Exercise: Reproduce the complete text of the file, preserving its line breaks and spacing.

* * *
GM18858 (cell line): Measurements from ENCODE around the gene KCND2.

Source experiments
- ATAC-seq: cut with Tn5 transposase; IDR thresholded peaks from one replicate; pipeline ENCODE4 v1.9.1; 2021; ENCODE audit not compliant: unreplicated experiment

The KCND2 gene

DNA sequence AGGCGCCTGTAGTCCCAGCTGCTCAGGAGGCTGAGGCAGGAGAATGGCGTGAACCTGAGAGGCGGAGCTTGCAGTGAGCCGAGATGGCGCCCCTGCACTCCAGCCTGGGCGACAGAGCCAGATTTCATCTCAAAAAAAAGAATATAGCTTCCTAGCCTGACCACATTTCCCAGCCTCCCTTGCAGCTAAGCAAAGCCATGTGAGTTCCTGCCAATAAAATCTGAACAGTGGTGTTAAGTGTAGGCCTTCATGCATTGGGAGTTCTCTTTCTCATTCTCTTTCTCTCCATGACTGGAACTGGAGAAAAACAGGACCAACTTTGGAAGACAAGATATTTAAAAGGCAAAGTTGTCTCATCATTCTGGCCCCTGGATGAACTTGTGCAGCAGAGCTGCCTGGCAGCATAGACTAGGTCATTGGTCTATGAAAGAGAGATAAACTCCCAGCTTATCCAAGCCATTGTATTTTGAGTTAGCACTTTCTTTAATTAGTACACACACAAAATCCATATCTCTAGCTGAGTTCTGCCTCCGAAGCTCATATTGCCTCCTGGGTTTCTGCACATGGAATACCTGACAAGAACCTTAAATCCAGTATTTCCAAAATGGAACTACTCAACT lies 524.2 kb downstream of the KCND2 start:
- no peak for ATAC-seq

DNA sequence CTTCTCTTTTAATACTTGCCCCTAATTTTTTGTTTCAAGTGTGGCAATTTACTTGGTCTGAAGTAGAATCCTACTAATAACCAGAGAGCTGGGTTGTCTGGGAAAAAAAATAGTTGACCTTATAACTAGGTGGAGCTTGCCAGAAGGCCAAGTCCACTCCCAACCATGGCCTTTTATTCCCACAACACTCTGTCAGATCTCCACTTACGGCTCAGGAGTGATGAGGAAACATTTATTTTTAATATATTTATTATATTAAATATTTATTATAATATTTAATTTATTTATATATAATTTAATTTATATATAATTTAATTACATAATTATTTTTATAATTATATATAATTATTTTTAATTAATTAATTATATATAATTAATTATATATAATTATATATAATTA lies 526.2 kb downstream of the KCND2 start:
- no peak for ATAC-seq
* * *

GM18858 (cell line): Measurements from ENCODE around the gene KCND2.

Source experiments
- ATAC-seq: cut with Tn5 transposase; IDR thresholded peaks from one replicate; pipeline ENCODE4 v1.9.1; 2021; ENCODE audit not compliant: unreplicated experiment

The KCND2 gene

DNA sequence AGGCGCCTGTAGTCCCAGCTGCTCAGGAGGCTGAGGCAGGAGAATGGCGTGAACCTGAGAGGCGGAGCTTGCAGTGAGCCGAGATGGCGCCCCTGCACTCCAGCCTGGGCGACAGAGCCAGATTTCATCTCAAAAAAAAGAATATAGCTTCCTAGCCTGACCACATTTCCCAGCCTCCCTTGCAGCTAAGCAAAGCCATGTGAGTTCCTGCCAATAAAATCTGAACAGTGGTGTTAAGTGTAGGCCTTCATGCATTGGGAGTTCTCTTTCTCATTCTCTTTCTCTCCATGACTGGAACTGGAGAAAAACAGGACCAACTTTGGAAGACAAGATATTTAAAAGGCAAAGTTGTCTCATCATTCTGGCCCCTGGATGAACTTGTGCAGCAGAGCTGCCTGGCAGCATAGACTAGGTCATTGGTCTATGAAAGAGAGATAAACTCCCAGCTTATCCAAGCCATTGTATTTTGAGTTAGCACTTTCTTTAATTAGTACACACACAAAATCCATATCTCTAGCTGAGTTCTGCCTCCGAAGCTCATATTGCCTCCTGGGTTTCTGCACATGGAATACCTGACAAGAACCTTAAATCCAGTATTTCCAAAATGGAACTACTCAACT lies 524.2 kb downstream of the KCND2 start:
- no peak for ATAC-seq

DNA sequence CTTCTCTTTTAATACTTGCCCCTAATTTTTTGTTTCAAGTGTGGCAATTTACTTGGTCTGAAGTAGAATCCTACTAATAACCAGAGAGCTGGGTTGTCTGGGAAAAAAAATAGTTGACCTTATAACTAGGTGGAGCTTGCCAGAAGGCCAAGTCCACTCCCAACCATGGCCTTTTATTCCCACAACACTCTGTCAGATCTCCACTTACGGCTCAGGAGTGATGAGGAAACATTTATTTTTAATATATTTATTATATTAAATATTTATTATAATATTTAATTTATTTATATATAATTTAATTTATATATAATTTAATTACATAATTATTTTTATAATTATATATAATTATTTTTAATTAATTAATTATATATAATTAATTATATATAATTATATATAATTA lies 526.2 kb downstream of the KCND2 start:
- no peak for ATAC-seq